Giving Tuesday gifts surpass goal to aid refugees and asylum seekers
Thanks to 835 generous donors, the United Church of Christ raised over $100,000 on Giving Tuesday to help asylum seekers and refugees around the world find a new place to call home.
The Dec. 1 campaign exceeded its $75,000 goal, thanks to some quick work by the national setting’s communication team, after the mobile fundraising site the denomination was using crashed that morning.
“On Giving Tuesday around 9:30 EST the site went down and gifts could not be received,” said the Rev. Kent Siladi, UCC director of philanthropy. “The OPTIC team and in particular Cindy Bailie went into high gear to shift donations from that online site to another we also use. Redundancy helped! The first mobile site had a variety of outages throughout the day and it would have been disastrous if we had not chosen to go with the other on arguably one of the busiest giving days to nonprofits in the year. It was clearly a 2020 moment!”
The team effort will enable the UCC’s Wider Church Ministries to use Giving Tuesday donations to address the plight of refugees and asylum seekers in the United States and around the world.
The grants and programs of Wider Church Ministries will:
- Support the work of UCC refugee and asylum ministries through collaborative engagement with international partners, such as Church World Service, that are accompanying refugees and addressing the emergencies of the refugee crisis around the globe.
- Collaborate with national and global partners to advocate for refugee programs that are consistent with the Universal Declaration of Human Rights through skilled advocacy, collaboration with interfaith and secular partners, bearing witness at congressional hearings and United Nations meetings, and holding elected officials accountable.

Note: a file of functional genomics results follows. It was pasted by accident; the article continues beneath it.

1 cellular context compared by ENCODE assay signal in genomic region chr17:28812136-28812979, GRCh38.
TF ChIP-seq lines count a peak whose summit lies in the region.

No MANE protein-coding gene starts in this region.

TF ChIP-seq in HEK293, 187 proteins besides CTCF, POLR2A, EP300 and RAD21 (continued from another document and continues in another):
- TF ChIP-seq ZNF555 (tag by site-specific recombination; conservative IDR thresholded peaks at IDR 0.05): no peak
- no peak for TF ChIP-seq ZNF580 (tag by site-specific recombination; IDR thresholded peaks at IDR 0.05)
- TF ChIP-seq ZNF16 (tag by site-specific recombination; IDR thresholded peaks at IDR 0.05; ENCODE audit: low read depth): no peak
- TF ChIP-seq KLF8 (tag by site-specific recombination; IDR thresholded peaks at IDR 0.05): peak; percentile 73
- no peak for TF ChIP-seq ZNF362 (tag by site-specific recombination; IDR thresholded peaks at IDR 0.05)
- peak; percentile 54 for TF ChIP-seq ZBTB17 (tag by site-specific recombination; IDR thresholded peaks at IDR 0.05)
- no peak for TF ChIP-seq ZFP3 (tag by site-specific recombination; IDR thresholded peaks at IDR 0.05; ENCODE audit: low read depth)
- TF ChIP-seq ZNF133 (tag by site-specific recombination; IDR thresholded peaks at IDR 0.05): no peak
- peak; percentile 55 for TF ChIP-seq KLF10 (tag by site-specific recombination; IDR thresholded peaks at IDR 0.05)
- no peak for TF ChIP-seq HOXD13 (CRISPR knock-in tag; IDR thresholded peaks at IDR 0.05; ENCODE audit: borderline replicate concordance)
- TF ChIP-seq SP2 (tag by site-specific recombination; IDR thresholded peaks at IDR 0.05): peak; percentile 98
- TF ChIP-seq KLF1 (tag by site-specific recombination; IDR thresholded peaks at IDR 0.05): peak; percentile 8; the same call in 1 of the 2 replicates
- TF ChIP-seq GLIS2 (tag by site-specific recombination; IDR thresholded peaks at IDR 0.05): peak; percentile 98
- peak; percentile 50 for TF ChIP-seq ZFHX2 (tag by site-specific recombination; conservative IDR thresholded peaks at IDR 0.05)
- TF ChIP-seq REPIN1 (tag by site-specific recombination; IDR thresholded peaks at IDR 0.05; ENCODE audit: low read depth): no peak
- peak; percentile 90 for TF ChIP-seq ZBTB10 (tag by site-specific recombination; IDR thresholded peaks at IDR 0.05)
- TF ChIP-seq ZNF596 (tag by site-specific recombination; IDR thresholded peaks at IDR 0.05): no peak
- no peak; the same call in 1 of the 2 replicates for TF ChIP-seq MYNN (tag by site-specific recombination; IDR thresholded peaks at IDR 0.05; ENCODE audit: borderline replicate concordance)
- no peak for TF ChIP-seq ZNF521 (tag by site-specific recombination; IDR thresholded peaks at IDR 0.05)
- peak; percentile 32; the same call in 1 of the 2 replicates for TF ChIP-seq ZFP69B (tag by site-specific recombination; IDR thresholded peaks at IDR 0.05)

The global refugee population has increased by 50 percent over the past five years. Many of the 79-million displaced people have been living in limbo because the Trump administration has slashed the number of refugee and asylum seekers allowed to resettle in the U.S. In 2020, 18,000 refugees have been permitted to enter, down from 30,000 in 2019. This is the lowest number since the passage of the Refugee Act of 1980. President-elect Biden has pledged to rebuild the U.S. resettlement program, eventually boosting the goal to 125,000 annually.
“We are deeply grateful for those who gave generously and those continue to pray with us as we address the needs and concerns of refugees and asylum seekers in the United States and globally,” said the Rev. Karen Georgia Thompson, associate general minister for Wider Church Ministries and Operations. “We will be able to leverage these resources as we work alongside partners to ensure that the human rights and dignity of all people are respected and protected. Our ability to care for all of God’s people includes welcoming the stranger and providing hospitality for all, including the millions of refugee and asylum seekers who are in need of a home and community.”
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